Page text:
Indiana Coronavirus Cases

Data is updated nightly.

Cases: 318894

Reported Deaths: 5561
CountyCasesDeaths
Marion43391855
Lake27599462
Allen18363299
Elkhart17474226
St. Joseph17071234
Hamilton13376169
Vanderburgh9839121
Tippecanoe880629
Porter844886
Johnson6556169
Hendricks6267158
Vigo618187
Monroe542850
Clark522877
Madison5153122
Delaware5014103
LaPorte474695
Kosciusko468540
Howard357977
Warrick329872
Floyd324978
Bartholomew323563
Wayne318074
Marshall308146
Cass302631
Grant282050
Noble261546
Hancock260355
Henry252837
Boone248754
Dubois242931
Dearborn222631
Jackson222534
Morgan215543
Knox189720
Shelby189556
Gibson189426
Clinton182121
DeKalb181632
Lawrence179748
Adams171022
Wabash168121
Miami166614
Daviess160144
Steuben150713
Fayette150034
Jasper147413
Montgomery146627
Harrison145524
LaGrange145031
Whitley140814
Ripley138515
Huntington130910
Decatur128243
Wells127930
Putnam127828
White127522
Clay126523
Randolph126121
Posey124116
Jefferson122916
Scott112320
Greene104653
Jay100713
Sullivan99216
Starke94021
Jennings88714
Fulton86419
Spencer8588
Perry83721
Fountain8078
Washington7837
Franklin71327
Carroll69613
Orange69028
Vermillion6444
Owen6317
Tipton58927
Parke5886
Newton56912
Rush5658
Blackford54012
Pike51619
Pulaski41115
Martin3645
Benton3553
Brown3514
Crawford3031
Union2752
Switzerland2605
Warren2542
Ohio2337
Unassigned0266

Ohio Coronavirus Cases

Data is updated nightly.

Cases: 382743

Reported Deaths: 6274
CountyCasesDeaths
Franklin51161671
Cuyahoga37222743
Hamilton30493372
Montgomery20518236
Butler15199148
Lucas14566417
Summit13933327
Stark9193206
Warren841976
Mahoning7530300
Lake710067
Lorain6690106
Clermont593651
Delaware572537
Licking564577
Trumbull5584147
Fairfield554464
Greene538066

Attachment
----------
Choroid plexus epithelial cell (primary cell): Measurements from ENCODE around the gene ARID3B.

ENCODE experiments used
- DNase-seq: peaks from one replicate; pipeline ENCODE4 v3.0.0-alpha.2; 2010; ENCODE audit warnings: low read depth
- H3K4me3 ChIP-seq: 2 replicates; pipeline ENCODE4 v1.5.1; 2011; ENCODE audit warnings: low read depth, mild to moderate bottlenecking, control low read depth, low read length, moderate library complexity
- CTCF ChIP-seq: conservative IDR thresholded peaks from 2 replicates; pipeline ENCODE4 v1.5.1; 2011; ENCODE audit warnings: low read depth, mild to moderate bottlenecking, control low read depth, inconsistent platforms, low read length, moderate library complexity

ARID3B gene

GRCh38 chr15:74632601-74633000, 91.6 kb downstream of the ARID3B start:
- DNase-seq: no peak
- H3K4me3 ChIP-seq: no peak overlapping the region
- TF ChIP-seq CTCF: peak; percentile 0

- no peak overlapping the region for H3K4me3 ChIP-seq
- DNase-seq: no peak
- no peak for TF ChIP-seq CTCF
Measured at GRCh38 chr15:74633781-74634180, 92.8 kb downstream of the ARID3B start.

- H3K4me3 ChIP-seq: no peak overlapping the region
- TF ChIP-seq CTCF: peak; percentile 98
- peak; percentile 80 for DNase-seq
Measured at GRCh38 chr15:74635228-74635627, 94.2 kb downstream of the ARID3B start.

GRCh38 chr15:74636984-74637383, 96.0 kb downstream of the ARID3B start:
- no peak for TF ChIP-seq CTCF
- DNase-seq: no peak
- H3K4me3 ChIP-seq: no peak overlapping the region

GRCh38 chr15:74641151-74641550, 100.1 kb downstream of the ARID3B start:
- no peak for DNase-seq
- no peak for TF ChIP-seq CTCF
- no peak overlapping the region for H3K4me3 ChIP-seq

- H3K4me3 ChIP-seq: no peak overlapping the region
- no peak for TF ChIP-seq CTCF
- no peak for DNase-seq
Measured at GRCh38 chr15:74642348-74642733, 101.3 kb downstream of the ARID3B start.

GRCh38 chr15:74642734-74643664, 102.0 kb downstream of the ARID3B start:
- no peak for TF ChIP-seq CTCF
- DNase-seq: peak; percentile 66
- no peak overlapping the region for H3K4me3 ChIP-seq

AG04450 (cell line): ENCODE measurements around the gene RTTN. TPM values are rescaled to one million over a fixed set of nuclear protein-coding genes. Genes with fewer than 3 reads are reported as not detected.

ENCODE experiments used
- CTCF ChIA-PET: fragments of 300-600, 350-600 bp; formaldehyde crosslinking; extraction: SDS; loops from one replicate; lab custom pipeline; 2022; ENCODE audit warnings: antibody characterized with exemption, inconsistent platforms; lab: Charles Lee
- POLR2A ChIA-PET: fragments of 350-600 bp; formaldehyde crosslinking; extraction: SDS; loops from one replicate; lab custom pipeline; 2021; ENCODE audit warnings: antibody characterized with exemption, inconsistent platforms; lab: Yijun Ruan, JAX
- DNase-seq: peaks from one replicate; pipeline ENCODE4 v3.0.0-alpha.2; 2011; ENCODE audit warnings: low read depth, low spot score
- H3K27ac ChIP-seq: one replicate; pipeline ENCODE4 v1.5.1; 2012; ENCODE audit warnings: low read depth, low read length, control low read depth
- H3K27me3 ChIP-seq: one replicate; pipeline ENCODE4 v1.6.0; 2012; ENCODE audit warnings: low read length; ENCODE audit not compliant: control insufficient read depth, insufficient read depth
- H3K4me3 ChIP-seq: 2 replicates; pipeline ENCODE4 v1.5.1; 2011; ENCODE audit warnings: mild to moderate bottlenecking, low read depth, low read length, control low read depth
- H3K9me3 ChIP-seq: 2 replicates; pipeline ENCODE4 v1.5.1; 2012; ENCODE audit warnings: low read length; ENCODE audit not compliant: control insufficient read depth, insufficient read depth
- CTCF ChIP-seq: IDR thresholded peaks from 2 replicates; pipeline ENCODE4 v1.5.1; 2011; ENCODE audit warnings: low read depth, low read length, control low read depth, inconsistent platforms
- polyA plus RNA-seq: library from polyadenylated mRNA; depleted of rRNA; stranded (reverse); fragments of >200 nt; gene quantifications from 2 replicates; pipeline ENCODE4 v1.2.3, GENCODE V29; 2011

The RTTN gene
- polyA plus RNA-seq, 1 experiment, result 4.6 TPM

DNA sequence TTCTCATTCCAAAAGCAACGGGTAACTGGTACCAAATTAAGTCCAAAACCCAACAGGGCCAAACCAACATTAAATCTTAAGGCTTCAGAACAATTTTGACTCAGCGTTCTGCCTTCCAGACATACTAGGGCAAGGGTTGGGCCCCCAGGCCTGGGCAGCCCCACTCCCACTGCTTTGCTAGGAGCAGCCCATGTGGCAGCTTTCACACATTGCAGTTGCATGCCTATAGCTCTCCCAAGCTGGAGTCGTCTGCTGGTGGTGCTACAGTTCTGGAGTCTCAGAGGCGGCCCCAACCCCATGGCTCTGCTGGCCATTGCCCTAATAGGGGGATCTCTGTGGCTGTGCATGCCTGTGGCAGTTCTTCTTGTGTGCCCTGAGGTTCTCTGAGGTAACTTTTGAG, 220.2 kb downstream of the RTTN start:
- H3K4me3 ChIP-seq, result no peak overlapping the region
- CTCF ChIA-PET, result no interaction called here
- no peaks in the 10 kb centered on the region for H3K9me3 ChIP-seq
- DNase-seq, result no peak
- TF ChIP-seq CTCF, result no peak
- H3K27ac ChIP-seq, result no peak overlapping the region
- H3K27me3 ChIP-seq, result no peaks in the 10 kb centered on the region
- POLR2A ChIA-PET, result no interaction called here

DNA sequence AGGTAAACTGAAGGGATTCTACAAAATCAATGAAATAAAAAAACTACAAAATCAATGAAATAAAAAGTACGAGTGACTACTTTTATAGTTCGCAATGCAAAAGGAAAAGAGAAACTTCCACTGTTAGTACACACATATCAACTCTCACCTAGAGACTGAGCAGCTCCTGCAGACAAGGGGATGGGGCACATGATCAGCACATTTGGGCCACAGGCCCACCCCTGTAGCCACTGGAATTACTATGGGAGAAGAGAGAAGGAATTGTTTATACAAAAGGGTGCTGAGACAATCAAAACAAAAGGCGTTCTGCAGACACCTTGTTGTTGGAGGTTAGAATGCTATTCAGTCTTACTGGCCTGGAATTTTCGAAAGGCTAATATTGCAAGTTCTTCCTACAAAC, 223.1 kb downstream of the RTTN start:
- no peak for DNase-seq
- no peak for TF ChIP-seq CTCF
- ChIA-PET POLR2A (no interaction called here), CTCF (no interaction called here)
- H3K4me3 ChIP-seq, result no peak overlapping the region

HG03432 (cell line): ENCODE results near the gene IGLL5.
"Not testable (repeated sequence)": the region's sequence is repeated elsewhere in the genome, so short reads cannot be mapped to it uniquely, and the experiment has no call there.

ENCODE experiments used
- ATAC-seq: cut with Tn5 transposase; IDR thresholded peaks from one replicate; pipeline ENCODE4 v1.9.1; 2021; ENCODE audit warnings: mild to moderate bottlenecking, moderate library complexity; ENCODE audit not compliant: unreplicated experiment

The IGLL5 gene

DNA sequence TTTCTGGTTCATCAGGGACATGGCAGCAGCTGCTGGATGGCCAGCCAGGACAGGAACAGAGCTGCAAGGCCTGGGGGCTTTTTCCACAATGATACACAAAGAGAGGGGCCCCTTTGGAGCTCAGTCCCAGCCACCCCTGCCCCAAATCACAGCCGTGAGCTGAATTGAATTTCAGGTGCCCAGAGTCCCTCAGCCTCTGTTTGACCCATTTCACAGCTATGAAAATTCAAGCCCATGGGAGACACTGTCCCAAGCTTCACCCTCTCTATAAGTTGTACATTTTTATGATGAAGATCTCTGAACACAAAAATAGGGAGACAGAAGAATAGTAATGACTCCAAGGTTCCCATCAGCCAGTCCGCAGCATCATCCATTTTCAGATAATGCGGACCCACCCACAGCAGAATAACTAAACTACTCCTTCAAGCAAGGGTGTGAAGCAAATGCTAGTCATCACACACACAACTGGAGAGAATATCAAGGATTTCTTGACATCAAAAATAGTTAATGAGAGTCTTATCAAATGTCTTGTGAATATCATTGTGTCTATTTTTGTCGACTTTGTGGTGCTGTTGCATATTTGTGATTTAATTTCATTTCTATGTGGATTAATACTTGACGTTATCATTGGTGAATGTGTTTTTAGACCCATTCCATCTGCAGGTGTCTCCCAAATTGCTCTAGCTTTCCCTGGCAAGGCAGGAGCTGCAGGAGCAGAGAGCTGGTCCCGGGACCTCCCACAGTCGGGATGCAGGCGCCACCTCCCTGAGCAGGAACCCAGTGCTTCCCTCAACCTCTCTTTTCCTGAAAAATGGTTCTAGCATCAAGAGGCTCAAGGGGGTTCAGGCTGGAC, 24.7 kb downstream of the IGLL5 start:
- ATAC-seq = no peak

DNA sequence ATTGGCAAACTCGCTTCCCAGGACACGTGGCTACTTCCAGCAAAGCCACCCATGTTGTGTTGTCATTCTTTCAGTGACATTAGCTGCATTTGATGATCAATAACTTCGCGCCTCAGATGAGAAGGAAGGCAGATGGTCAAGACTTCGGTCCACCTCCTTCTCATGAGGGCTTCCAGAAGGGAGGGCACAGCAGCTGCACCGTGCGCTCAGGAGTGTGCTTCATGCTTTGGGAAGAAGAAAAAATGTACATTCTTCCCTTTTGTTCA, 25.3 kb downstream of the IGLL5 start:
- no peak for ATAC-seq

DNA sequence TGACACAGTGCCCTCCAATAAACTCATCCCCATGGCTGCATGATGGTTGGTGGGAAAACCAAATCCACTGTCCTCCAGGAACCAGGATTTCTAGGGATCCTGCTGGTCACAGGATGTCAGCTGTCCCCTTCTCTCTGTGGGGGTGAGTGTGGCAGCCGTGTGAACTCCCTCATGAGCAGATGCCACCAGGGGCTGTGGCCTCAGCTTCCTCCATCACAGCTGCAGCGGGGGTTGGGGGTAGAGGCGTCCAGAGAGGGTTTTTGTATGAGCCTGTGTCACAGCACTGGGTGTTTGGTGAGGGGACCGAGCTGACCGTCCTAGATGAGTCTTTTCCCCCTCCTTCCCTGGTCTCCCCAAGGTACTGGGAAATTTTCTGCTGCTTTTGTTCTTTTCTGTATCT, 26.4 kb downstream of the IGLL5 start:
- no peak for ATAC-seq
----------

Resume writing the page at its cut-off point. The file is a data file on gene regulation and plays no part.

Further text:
Clark5218101
Allen494989
Marion476759
Medina471657
Wood4598107
Miami437568
Pickaway404048
Portage358972
Columbiana357698
Tuscarawas342667
Richland328539
Wayne327394
Mercer296047
Muskingum252510
Hancock245940
Ross244559
Auglaize236435
Darke232560
Erie230268
Putnam229449
Ashtabula228354
Geauga211851
Scioto200616
Union19668
Shelby194017
Lawrence193039
Athens19134
Seneca182919
Belmont170229
Madison163119
Sandusky157729
Preble156521
Huron155519
Defiance144823
Holmes140439
Logan133517
Knox131718
Fulton128726
Jefferson128613
Crawford126817
Washington125227
Ottawa124530
Clinton109115
Williams10799
Ashland107825
Highland103718
Brown10135
Henry101323
Hardin99719
Champaign9825
Van Wert97318
Jackson96212
Fayette92717
Morrow9202
Guernsey89314
Coshocton85215
Perry82912
Adams80313
Pike7661
Gallia76513
Wyandot73217
Paulding66511
Hocking64516
Noble62224
Carroll48810
Meigs39612
Monroe32321
Morgan2685
Vinton2246
Harrison2193
Unassigned00
Fort Wayne
Overcast
45° wxIcon
Hi: 46° Lo: 29°
Feels Like: 40°
Angola
Overcast
45° wxIcon
Hi: 45° Lo: 28°
Feels Like: 40°
Huntington
Overcast
45° wxIcon
Hi: 46° Lo: 27°
Feels Like: 41°
Decatur
Overcast
45° wxIcon
Hi: 47° Lo: 29°
Feels Like: 45°
Van Wert
Overcast
45° wxIcon
Hi: 47° Lo: 29°
Feels Like: 45°
Mostly Cloudy Black Friday
WFFT Radar
WFFT Temperatures
WFFT National

Community Events